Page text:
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Lacrossed stars


Iroquois What's the first thing you think of when you hear "lacrosse"? Probably not Iroquois, but the tribe was among the founders of the game, about 1,000 years ago.

Today, an Iroquois lacrosse team is having a little more trouble with its signature game. They're supposed to play in the world championships in Manchester, Britain, but the British government has said, "Not with those funny passports, you don't."

As subjects of a sovereign government that stretches from the United States into Canada, the Iroquois carry the "Haudenosaunee" passports of their tribal nation, and those passports haven't been beefed up to meet current global security requirements. Team members could get U.S. and/or Canadian passports -- and they've already received special permission from the U.S. government -- but they see this as a matter of ethnic pride. According to the most recent reports, they're still huddled at a New York airport, awaiting word from Britain, after forfeiting their first game.

Given the shortness of time, maybe the British government could lighten up a bit. U.S. Secretary of State Hillary Rodham Clinton, who ordered the last-minute reprieve on this side of the Atlantic, obviously doesn't consider the team to be a security risk.

But the Iroquois and other sovereign Indian nations should be forewarned: The ethnic-identity argument doesn't overrule international security concerns. In the future, either they bring their passports up to standards, accept U.S. (or Canadian or Mexican passports, as the case may be) passports or stay at home with their sticks.

-- Karin Klein

Photo: Percy Abrams of the Iroquois Nationals lacrosse team board of directors, holding his Haudenosaunee passport. Credit: Bebeto Matthews / Associated Press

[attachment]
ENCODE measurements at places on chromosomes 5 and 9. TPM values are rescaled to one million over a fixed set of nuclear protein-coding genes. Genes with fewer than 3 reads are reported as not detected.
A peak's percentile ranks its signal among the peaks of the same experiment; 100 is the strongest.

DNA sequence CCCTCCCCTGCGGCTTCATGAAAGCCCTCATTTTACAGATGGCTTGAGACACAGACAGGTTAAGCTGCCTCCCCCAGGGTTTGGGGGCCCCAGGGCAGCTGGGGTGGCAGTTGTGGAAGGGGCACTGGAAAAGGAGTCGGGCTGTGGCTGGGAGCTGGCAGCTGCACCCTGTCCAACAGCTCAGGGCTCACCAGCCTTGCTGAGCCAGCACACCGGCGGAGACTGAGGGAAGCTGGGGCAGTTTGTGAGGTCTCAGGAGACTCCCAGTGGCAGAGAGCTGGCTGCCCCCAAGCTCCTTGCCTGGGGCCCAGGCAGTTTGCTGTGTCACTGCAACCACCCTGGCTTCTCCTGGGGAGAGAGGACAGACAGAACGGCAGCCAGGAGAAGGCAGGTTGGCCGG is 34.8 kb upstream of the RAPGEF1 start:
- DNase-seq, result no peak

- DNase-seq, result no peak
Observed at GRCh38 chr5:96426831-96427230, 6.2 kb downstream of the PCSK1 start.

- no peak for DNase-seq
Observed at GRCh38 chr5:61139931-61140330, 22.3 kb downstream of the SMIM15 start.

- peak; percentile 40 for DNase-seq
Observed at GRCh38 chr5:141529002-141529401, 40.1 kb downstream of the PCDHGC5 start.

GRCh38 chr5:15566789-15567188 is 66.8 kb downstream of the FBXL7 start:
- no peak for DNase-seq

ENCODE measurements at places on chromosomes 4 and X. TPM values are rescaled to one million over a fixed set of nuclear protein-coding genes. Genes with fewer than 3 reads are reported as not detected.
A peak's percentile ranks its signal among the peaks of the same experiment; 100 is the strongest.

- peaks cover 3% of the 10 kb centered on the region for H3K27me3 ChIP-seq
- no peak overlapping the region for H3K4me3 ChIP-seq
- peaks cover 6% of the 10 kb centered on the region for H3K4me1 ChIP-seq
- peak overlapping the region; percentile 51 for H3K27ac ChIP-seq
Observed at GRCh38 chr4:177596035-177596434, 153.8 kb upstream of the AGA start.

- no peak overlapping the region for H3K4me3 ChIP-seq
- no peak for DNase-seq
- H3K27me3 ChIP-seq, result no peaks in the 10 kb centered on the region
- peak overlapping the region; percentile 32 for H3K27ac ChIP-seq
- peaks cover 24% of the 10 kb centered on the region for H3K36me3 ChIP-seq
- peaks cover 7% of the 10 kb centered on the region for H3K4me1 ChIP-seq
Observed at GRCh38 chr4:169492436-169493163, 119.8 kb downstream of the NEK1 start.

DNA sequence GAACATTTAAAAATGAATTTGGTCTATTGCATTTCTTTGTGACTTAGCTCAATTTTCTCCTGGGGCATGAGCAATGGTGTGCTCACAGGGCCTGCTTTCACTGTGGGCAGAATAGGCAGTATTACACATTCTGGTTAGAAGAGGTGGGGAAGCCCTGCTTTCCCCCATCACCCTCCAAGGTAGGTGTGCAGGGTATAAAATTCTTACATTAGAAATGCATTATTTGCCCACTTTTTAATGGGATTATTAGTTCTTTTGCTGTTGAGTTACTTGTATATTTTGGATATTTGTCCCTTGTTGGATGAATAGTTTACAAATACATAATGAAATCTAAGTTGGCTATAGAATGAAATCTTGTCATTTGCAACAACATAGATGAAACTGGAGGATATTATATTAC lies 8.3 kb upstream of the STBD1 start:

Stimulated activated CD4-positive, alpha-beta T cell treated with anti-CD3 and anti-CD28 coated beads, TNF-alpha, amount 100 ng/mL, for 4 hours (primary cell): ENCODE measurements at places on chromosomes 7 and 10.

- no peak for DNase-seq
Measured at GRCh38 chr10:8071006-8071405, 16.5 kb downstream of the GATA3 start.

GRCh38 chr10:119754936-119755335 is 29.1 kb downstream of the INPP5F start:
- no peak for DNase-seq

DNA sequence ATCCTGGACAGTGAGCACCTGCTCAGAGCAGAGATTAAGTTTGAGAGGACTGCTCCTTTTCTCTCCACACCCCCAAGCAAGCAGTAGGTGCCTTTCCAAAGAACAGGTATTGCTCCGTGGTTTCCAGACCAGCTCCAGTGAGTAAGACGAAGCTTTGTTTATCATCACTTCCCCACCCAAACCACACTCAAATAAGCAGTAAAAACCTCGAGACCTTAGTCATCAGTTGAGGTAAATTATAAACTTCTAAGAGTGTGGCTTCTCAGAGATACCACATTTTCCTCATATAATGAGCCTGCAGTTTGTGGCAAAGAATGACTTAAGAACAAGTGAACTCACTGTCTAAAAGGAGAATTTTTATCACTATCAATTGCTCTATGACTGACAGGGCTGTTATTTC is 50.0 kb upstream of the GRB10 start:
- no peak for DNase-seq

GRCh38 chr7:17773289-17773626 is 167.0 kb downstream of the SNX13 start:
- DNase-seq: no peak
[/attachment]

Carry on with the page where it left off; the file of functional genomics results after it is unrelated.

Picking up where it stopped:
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This issue is not about ethnic pride. This is an issue of the US respecting the treaties they have signed guaranteeing that the Iroquois Confederacy is it's own sovereign nation. The Six Nations have their own government and make thief own laws, yet their sovereign rights are being trampled yet again by the US and Britain. Essentially, the international community wants the players from the Iroquois confederacy to give up their national identity and become citizens of another country which they do not recognize. How would the people of the US like to be told that their national citizenship doesn't matter and they now have to become citizens of a country they do not recognize?

Karin Klein

I get your point, Dave. But if U.S. passports didn't meet the agreed-upon standards for global security, we wouldn't expect the U.K. to accept them, either.


What security threat do lacrosse players pose? Also the lacrosse teams and other members of the Six Nations have been using these passports for over the last 20 years.


Dave: This is a non issue. If the passports don't meet security requirements then all they have to do is meet the requirements. Nothing difficult about that just another excuse to cry racism:you fell for it , gave us your whiny opinion now find a real issue to agonize over......



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The Opinion L.A. blog is the work of Los Angeles Times Editorial Board membersNicholas Goldberg, Robert Greene, Carla Hall, Jon Healey, Sandra Hernandez, Karin Klein, Michael McGough, Jim Newton and Dan Turner. Columnists Patt Morrison and Doyle McManus also write for the blog, as do Letters editor Paul Thornton, copy chief Paul Whitefield and senior web producer Alexandra Le Tellier.

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